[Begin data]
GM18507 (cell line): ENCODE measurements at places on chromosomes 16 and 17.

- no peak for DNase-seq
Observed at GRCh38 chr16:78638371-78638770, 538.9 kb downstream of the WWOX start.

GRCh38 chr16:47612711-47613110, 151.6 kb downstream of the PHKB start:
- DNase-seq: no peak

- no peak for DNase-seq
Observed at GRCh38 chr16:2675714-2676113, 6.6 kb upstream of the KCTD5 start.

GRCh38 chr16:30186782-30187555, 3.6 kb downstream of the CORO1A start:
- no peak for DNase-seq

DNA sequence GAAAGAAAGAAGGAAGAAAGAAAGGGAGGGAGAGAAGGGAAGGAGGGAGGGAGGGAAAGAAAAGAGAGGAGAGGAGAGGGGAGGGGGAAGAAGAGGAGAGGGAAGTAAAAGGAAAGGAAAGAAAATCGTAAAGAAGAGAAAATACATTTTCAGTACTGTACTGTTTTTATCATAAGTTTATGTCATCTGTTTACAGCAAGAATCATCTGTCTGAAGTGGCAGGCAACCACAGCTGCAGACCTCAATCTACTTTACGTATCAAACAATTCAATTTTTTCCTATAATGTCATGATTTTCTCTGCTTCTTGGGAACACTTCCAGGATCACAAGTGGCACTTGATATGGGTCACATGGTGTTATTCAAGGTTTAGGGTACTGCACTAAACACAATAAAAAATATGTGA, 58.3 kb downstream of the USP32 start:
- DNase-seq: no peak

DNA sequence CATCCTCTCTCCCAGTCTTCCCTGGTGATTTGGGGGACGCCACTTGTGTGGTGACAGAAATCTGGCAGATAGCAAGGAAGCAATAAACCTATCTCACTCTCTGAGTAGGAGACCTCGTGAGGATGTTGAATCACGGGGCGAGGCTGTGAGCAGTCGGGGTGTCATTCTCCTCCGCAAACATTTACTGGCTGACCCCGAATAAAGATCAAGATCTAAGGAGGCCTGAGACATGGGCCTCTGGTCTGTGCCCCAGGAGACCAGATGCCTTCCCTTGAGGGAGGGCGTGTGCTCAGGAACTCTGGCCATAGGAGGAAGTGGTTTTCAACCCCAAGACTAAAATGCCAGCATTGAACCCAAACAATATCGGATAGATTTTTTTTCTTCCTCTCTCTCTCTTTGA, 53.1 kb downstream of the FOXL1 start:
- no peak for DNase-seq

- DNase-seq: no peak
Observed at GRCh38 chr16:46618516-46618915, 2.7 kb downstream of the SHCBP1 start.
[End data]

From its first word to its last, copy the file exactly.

GM18507 (cell line): ENCODE measurements at places on chromosomes 16 and 17.

- no peak for DNase-seq
Observed at GRCh38 chr16:78638371-78638770, 538.9 kb downstream of the WWOX start.

GRCh38 chr16:47612711-47613110, 151.6 kb downstream of the PHKB start:
- DNase-seq: no peak

- no peak for DNase-seq
Observed at GRCh38 chr16:2675714-2676113, 6.6 kb upstream of the KCTD5 start.

GRCh38 chr16:30186782-30187555, 3.6 kb downstream of the CORO1A start:
- no peak for DNase-seq

DNA sequence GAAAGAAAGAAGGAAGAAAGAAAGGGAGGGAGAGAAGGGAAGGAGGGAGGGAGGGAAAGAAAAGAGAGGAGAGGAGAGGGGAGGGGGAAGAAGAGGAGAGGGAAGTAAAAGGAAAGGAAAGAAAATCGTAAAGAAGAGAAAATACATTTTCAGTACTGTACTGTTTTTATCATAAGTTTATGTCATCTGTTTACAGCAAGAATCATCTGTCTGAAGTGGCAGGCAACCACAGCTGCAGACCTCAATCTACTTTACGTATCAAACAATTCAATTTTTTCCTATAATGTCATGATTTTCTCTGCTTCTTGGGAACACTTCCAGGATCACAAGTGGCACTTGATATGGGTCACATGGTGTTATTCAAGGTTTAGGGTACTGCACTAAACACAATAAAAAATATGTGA, 58.3 kb downstream of the USP32 start:
- DNase-seq: no peak

DNA sequence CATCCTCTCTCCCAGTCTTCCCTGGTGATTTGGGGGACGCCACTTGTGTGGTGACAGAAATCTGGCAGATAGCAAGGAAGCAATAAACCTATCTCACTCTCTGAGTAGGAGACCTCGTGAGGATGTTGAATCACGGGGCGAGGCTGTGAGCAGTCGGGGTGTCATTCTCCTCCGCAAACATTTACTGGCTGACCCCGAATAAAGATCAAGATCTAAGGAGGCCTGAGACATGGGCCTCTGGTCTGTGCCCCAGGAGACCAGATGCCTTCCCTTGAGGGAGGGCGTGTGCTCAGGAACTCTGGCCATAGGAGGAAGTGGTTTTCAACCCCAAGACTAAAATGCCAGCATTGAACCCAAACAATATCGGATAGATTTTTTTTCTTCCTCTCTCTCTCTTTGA, 53.1 kb downstream of the FOXL1 start:
- no peak for DNase-seq

- DNase-seq: no peak
Observed at GRCh38 chr16:46618516-46618915, 2.7 kb downstream of the SHCBP1 start.